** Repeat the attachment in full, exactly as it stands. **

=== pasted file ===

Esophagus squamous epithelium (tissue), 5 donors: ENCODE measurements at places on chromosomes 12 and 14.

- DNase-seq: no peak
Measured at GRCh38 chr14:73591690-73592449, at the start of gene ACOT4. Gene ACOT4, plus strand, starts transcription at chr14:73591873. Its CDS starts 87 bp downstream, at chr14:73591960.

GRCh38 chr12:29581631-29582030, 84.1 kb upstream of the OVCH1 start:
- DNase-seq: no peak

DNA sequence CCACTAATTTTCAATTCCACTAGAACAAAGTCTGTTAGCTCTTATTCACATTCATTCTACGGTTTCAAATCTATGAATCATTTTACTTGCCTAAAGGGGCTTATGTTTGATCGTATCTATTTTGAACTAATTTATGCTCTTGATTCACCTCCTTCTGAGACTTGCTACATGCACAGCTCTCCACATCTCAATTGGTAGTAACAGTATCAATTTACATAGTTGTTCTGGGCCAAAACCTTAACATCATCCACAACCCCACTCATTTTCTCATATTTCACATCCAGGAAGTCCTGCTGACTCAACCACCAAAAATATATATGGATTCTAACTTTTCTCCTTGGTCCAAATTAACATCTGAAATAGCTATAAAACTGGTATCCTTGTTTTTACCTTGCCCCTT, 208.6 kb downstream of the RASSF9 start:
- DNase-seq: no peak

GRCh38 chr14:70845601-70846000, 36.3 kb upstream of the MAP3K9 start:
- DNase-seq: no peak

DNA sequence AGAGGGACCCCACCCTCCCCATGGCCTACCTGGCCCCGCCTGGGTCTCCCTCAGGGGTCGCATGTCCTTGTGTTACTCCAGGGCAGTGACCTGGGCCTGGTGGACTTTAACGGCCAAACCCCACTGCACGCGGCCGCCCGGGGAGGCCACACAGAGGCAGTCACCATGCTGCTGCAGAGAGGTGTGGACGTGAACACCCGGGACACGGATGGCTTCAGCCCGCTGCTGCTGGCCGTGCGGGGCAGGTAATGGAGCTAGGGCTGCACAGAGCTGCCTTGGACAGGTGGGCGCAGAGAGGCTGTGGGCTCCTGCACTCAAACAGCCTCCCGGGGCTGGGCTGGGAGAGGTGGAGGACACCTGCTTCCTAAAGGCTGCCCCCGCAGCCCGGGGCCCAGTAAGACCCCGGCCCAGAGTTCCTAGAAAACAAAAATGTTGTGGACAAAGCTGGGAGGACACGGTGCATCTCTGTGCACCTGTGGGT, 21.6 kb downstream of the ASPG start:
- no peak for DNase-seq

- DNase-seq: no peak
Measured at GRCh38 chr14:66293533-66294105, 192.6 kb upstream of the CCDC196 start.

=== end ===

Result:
Esophagus squamous epithelium (tissue), 5 donors: ENCODE measurements at places on chromosomes 12 and 14.

- DNase-seq: no peak
Measured at GRCh38 chr14:73591690-73592449, at the start of gene ACOT4. Gene ACOT4, plus strand, starts transcription at chr14:73591873. Its CDS starts 87 bp downstream, at chr14:73591960.

GRCh38 chr12:29581631-29582030, 84.1 kb upstream of the OVCH1 start:
- DNase-seq: no peak

DNA sequence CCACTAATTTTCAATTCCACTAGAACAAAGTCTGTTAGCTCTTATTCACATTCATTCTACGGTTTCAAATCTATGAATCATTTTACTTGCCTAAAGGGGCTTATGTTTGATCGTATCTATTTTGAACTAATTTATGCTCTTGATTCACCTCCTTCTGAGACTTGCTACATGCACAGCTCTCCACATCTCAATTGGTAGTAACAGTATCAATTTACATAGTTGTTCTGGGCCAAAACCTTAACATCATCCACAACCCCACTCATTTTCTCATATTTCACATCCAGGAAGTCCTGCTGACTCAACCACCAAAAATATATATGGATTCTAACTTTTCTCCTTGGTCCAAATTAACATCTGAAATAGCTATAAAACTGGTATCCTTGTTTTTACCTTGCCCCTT, 208.6 kb downstream of the RASSF9 start:
- DNase-seq: no peak

GRCh38 chr14:70845601-70846000, 36.3 kb upstream of the MAP3K9 start:
- DNase-seq: no peak

DNA sequence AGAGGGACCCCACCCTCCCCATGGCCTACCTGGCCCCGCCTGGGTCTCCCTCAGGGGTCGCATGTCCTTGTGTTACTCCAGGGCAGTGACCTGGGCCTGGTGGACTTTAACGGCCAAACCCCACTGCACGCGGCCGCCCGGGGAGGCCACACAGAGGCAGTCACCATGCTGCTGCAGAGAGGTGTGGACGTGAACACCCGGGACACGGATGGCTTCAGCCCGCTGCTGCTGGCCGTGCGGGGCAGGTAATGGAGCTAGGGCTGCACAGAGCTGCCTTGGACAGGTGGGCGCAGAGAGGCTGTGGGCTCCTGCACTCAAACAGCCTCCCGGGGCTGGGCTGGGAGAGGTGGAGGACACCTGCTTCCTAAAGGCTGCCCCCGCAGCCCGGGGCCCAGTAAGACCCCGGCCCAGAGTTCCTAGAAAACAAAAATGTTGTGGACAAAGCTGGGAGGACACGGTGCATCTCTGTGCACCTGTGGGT, 21.6 kb downstream of the ASPG start:
- no peak for DNase-seq

- DNase-seq: no peak
Measured at GRCh38 chr14:66293533-66294105, 192.6 kb upstream of the CCDC196 start.